Drag Revelation

The lovely thing about drag is that every time you get dressed up it is a celebration.

Drag is a bold claiming of some kind of transformation, a considered and stylized mask that reveals.    Drag is always about “fuck you,” always in your face, and always joyous, even when you own the sad or absurd clown.

Stylish women know that the right outfit can make a statement without words.   They announce their presence with authority, demanding that people look at them and have a response to their clothes.    The reaction may include analysis and critique from other artists, but it always, always includes a strong emotional response, a dramatic invocation.

To claim drag we claim attention.   We claim the power to change the tone of a room by our very presence, claim the spotlight to illuminate the rest of our performance.

For most people, the goal of clothing is practical, to cover the body and to cover what we don’t want exposed.   We dress to fit in with our peers, limiting our unique expression and attempting to minimize any sense of artifice.  We dress to mumble who we are, not to shout it.

Drag doesn’t focus on appropriate, it centres on claiming.  Drag celebrates difference, energy, style and life.

And I miss it.  I miss having a venue where standing out is celebrated.   Drag, over the last decade, has become an offshoot of celebrity culture, where cheap drama and flamboyant fashion have become the stuff of tabloids.   We are encouraged not to make our own celebration but instead judge the actions of others, following their torrid, tawdry and sensational choices as a cheap substitute for own life.

We have moved away from handmade, unique and transcendent to stock, thin and only shocking. Instead of being something we participate in, drag has become something we only observe, searching for flawless and not for feature.   It is part of the commoditization of fashion,  moving from dressmakers to malls stuffed with clothing sewn by sweat shop workers in other countries.

I miss the power of celebration in my life.  There just aren’t enough parties, salons, soirees and gatherings where people come to be fascinating and to be fascinated.  Trans expression, when reduced to walking through a WalMart, changes from cherished, respected and precious to clownish, boring and weird.

You are special, Mister Fred Rogers used to tell us.  Finding a place where you can show that specialness on the outside, can have it seen, valued and respected as an artistic invocation of your own bold, unique and queer nature was important to me.   For me, that happened when we came together to celebrate bold expressions of difference.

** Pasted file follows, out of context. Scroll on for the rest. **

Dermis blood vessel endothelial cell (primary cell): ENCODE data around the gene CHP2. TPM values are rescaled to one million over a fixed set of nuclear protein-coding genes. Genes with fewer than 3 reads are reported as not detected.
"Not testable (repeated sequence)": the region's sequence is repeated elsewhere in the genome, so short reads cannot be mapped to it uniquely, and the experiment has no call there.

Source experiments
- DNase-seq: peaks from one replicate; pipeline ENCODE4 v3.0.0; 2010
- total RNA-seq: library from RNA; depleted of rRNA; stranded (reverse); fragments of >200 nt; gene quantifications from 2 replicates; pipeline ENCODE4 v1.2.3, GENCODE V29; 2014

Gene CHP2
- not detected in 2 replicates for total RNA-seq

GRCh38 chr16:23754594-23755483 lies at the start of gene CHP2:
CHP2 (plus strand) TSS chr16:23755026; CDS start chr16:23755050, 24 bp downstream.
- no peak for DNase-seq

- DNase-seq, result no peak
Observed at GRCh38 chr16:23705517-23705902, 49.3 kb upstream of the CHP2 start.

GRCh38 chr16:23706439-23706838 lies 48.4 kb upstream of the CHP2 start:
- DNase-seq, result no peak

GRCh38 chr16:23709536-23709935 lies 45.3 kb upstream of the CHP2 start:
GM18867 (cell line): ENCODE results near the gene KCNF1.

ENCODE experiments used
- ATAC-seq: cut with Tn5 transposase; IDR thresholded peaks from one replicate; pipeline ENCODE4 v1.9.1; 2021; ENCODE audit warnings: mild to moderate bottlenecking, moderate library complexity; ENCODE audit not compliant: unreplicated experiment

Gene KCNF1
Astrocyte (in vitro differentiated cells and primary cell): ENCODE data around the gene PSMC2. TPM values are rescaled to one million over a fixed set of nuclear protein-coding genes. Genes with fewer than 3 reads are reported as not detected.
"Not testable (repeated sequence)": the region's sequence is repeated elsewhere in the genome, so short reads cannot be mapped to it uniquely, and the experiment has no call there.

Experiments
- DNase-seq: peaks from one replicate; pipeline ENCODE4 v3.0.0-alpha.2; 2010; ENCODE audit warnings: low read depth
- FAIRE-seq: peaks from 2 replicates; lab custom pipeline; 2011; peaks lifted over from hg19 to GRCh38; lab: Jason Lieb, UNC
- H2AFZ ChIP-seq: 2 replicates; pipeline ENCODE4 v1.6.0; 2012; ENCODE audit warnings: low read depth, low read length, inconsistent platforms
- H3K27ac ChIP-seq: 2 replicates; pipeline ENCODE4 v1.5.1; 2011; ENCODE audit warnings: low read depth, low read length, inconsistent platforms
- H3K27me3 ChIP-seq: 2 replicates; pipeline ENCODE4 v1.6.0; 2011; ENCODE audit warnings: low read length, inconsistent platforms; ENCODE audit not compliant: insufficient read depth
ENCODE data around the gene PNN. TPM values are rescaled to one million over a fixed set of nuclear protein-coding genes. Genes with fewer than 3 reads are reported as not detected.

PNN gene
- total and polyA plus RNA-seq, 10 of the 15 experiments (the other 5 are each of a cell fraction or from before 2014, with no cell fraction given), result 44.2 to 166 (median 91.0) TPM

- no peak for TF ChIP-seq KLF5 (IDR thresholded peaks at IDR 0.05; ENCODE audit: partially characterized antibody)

I have seen much push in the interlocking communities around trans to homogenize and separate identities.  This is the natural outgrowth of Trans 101, the standardizing attempt to categorize and divide expression into silos, deciding which are sanctified and which are not to be respected because they don’t toe the line of orthodoxy.

So much of a trans life is about what you have to make invisible to stay stable in the world that moments where you can celebrate your nature by making it so visible it screams can keep us sane, healthy and creative.  Affirming how we stand out, not just how we fit in, letting our queer flag fly, lets our soul dance and our possibilities breathe life back into us.

We want to fit in, yes, want to be a normie, want to be valued for what lies inside rather than how our outside is different and a bit strange.   To do that, though, we have to have some way to reveal the contents of our heart in the world, to show why nurturing what makes us unique offers benefits to those around us.  We need to make it clear that continuous common humanity isn’t on the surface, it is in the way our souls share truth.

I feel the need to celebrate life, not just to bull through it.   For my people — and you can see them as women, as trans or as clergy — dressing up special to reveal style and symbol has always been a part of that.

Getting pulled back into the mundane and required just closes me down rather than moving me forward.  I find it hard to build up the internal pressure needed to support transformation when I keep having to dump it off to satisfy the small expectations of those around me.

Bold, brave, and beautiful, beyond convention, queerly different.   Drag is a celebration where you claim your own beauty, invoking glamour in the world.

And I miss it.